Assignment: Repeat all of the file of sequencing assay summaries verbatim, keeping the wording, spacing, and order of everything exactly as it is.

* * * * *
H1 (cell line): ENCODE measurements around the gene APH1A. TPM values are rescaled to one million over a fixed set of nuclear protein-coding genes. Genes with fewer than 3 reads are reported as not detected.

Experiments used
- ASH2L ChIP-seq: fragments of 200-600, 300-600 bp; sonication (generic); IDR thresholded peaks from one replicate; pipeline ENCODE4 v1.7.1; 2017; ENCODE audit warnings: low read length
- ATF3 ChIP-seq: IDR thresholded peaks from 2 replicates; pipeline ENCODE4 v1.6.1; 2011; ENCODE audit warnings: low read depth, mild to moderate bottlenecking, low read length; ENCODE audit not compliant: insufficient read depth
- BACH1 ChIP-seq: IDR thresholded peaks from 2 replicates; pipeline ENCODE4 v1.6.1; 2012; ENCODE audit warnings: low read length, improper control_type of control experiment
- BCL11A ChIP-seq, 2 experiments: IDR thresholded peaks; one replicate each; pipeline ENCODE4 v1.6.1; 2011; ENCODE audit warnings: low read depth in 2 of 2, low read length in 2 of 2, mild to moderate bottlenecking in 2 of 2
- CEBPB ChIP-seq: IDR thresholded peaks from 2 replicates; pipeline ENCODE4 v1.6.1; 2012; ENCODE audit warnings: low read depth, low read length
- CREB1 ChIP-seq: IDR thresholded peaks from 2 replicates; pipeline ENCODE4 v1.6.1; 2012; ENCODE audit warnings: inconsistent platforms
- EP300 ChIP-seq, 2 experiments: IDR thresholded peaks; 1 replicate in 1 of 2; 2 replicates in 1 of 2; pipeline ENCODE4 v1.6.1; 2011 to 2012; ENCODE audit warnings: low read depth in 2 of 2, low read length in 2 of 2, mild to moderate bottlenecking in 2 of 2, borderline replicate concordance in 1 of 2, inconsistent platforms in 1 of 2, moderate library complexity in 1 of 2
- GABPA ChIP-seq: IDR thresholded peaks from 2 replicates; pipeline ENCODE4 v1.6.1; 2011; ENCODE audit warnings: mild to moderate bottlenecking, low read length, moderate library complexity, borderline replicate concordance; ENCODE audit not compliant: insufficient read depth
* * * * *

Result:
H1 (cell line): ENCODE measurements around the gene APH1A. TPM values are rescaled to one million over a fixed set of nuclear protein-coding genes. Genes with fewer than 3 reads are reported as not detected.

Experiments used
- ASH2L ChIP-seq: fragments of 200-600, 300-600 bp; sonication (generic); IDR thresholded peaks from one replicate; pipeline ENCODE4 v1.7.1; 2017; ENCODE audit warnings: low read length
- ATF3 ChIP-seq: IDR thresholded peaks from 2 replicates; pipeline ENCODE4 v1.6.1; 2011; ENCODE audit warnings: low read depth, mild to moderate bottlenecking, low read length; ENCODE audit not compliant: insufficient read depth
- BACH1 ChIP-seq: IDR thresholded peaks from 2 replicates; pipeline ENCODE4 v1.6.1; 2012; ENCODE audit warnings: low read length, improper control_type of control experiment
- BCL11A ChIP-seq, 2 experiments: IDR thresholded peaks; one replicate each; pipeline ENCODE4 v1.6.1; 2011; ENCODE audit warnings: low read depth in 2 of 2, low read length in 2 of 2, mild to moderate bottlenecking in 2 of 2
- CEBPB ChIP-seq: IDR thresholded peaks from 2 replicates; pipeline ENCODE4 v1.6.1; 2012; ENCODE audit warnings: low read depth, low read length
- CREB1 ChIP-seq: IDR thresholded peaks from 2 replicates; pipeline ENCODE4 v1.6.1; 2012; ENCODE audit warnings: inconsistent platforms
- EP300 ChIP-seq, 2 experiments: IDR thresholded peaks; 1 replicate in 1 of 2; 2 replicates in 1 of 2; pipeline ENCODE4 v1.6.1; 2011 to 2012; ENCODE audit warnings: low read depth in 2 of 2, low read length in 2 of 2, mild to moderate bottlenecking in 2 of 2, borderline replicate concordance in 1 of 2, inconsistent platforms in 1 of 2, moderate library complexity in 1 of 2
- GABPA ChIP-seq: IDR thresholded peaks from 2 replicates; pipeline ENCODE4 v1.6.1; 2011; ENCODE audit warnings: mild to moderate bottlenecking, low read length, moderate library complexity, borderline replicate concordance; ENCODE audit not compliant: insufficient read depth